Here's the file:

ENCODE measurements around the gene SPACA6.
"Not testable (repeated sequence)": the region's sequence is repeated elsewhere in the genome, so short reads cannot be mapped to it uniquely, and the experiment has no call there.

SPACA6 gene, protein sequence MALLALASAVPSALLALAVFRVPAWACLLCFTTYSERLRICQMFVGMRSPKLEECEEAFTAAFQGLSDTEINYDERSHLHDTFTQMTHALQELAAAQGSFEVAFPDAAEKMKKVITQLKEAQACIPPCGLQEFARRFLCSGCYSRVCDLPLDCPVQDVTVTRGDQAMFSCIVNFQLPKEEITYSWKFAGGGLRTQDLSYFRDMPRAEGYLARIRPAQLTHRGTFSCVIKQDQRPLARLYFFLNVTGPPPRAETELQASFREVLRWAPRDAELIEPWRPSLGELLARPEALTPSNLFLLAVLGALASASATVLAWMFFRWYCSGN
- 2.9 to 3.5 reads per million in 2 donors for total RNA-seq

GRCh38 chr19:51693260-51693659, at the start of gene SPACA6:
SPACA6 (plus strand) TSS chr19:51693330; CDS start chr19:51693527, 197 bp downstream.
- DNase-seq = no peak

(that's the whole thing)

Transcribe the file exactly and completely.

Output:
ENCODE measurements around the gene SPACA6.
"Not testable (repeated sequence)": the region's sequence is repeated elsewhere in the genome, so short reads cannot be mapped to it uniquely, and the experiment has no call there.

SPACA6 gene, protein sequence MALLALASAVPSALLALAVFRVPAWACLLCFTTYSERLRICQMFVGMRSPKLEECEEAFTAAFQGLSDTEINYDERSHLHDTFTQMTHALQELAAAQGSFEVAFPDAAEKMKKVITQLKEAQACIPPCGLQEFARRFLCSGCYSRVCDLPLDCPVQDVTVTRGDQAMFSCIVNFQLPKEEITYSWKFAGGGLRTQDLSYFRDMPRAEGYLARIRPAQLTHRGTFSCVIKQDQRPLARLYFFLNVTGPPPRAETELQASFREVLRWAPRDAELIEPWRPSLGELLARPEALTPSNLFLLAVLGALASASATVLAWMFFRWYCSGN
- 2.9 to 3.5 reads per million in 2 donors for total RNA-seq

GRCh38 chr19:51693260-51693659, at the start of gene SPACA6:
SPACA6 (plus strand) TSS chr19:51693330; CDS start chr19:51693527, 197 bp downstream.
- DNase-seq = no peak